“You don’t have to act your age. You don’t even have to feel it. And if it does attempt to elbow its way into your life, you do not have to pay attention. If I am out shopping and hear music playing in a store, I start to dance. If I want to sing, I sing. I read books and get excited about new ideas. I enjoy myself. I don’t think about the way I am supposed to act at my age – or at any age. As far as I know, there is no manual for old age. There is no test you have to pass. There is no way you have to behave. There is no such thing as ‘age appropriate.’
When people ask my secret to staying youthful at an age when getting up and down from your chair on your own is considered an accomplishment, you know what I tell them?”
Some people age well and others do not. My great-grandmother lived to be 100 and she had an active mind until at least 96 even if she needed a walker. My husband’s grandmother is 92 and just reluctantly gave up driving a few years ago as she can still walk around on her own and attends mass across the street from her home daily. It’s inspirational to see and I think most of us hope that if we live that long that we will be able to still enjoy life fully.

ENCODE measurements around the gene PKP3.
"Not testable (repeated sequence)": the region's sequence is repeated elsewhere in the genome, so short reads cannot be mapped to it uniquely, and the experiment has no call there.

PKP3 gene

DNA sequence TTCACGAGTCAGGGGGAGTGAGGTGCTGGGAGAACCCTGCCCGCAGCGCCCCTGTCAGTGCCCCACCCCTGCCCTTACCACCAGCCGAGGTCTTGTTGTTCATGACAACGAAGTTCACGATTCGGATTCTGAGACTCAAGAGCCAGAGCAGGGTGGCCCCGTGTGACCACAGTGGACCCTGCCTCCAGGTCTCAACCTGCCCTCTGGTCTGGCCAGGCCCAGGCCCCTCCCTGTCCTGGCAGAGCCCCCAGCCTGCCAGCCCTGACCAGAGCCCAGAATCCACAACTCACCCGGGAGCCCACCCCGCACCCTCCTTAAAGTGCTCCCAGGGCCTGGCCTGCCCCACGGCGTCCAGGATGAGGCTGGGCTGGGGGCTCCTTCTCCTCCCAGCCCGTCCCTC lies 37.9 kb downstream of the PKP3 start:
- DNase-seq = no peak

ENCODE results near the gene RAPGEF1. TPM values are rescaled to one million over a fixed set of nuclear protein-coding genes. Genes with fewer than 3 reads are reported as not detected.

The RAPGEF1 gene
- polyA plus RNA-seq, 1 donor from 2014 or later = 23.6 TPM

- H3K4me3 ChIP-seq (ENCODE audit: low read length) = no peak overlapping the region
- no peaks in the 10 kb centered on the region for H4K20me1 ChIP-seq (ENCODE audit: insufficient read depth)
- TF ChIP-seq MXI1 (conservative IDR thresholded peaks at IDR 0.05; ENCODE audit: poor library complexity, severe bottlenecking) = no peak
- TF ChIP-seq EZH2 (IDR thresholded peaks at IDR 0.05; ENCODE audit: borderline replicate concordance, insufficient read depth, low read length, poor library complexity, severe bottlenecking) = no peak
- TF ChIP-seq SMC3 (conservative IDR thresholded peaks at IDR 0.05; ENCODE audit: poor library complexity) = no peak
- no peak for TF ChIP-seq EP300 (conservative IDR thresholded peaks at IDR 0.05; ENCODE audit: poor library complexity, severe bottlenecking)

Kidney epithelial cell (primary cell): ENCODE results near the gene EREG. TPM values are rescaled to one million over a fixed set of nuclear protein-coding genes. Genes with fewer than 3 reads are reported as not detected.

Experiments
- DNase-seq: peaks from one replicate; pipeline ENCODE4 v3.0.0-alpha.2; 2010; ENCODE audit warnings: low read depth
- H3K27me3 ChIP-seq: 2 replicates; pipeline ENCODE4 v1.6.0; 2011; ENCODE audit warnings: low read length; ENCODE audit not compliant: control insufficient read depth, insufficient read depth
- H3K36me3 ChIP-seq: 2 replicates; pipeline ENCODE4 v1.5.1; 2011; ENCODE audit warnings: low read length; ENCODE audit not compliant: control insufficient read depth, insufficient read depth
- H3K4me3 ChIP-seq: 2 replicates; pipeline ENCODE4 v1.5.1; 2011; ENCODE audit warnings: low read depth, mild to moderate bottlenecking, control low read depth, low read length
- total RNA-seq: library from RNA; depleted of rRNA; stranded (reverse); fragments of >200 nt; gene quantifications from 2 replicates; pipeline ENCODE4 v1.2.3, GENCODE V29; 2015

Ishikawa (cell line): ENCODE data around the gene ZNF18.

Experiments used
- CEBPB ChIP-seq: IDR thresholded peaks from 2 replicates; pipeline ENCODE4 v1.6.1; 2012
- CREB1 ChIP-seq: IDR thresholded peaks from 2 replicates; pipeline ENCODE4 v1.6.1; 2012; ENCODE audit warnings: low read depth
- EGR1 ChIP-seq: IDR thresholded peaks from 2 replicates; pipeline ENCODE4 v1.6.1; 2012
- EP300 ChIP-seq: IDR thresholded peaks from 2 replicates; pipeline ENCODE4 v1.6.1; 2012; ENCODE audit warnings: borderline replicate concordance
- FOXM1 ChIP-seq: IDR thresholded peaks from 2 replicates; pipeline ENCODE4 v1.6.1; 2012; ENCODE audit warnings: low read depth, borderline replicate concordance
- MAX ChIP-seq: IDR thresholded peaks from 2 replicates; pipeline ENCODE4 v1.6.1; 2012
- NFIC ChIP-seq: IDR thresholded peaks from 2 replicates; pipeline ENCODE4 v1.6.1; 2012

Dick Van Dyke appeared in a lot of my favorite movies as a child who watched every Sunday night Disney movie. When I saw he had a book out with his take on aging, I immediately put it on my to-read list. He wrote the book at the age of 90 (he’s turning 91 this month). I spent a few weeks on my library’s Overdive hold list for the e-book.
In Keep Moving, Dick Van Dyke gives musings about his past, present and future. The entire tone of the book is very optimistic and it seems like, even now, he is still a little bit in awe of the opportunities that came across his path in life. He talks about falling in love (again), how to deal with grief and loss and how to keep up with the times, all through personal anecdotes. In the end, though, his main tip is to keep moving in body, mind, heart and soul to keep life interesting and worthwhile.
I would recommend this book to any adult, especially those who are Dick Van Dyke fans. I think I would pick this book up again later in life as a reminder that “old” is just a word. The only parts I didn’t like were when he shared some of his political views, but he is entitled to his own opinion.